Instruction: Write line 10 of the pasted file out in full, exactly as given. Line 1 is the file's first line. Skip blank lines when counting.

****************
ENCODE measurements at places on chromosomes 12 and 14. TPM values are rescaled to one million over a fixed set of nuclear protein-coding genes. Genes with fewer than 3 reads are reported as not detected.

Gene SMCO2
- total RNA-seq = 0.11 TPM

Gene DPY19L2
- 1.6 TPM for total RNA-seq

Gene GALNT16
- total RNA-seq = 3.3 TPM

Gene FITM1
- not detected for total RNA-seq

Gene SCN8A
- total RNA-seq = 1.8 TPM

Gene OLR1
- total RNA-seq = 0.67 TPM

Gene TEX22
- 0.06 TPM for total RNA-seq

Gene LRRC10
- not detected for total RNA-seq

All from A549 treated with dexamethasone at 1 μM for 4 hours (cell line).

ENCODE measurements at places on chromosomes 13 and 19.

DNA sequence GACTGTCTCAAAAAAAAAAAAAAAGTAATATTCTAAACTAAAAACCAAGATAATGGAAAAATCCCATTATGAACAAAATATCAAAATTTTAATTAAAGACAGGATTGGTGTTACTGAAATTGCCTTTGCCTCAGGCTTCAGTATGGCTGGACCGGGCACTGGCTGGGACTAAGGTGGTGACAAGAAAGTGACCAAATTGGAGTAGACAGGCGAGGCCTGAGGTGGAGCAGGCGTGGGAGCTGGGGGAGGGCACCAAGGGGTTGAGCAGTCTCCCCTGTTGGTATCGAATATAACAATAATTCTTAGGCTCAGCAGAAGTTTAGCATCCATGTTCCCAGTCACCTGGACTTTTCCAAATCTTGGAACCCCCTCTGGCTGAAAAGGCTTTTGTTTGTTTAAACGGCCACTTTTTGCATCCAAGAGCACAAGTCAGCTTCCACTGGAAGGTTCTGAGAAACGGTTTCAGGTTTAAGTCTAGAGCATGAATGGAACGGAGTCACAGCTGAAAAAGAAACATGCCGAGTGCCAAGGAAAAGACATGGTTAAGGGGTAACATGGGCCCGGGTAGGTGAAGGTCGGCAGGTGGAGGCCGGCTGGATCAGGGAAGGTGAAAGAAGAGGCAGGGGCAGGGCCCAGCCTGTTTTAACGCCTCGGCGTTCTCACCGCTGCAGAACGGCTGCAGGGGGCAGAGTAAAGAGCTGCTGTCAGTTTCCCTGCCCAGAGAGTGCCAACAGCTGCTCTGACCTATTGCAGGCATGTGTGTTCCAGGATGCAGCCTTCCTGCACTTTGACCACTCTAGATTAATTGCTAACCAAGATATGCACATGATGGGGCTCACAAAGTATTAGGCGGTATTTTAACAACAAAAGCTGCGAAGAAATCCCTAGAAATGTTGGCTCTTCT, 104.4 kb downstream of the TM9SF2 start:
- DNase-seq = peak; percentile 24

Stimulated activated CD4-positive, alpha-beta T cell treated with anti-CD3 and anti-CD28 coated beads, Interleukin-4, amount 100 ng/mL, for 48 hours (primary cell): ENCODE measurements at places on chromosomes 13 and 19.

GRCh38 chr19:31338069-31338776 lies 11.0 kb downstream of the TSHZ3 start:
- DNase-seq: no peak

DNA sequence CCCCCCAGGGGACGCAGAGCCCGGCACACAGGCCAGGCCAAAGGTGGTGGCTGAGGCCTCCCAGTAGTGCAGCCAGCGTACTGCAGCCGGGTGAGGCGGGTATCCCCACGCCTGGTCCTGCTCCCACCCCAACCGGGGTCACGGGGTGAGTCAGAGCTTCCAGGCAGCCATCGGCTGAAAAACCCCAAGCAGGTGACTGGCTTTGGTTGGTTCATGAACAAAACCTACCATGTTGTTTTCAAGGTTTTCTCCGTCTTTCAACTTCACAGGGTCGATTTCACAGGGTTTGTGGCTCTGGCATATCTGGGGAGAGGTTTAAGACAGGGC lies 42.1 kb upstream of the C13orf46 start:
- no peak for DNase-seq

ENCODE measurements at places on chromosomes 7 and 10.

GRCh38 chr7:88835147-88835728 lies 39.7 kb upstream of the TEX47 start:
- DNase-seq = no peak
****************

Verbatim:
Gene SCN8A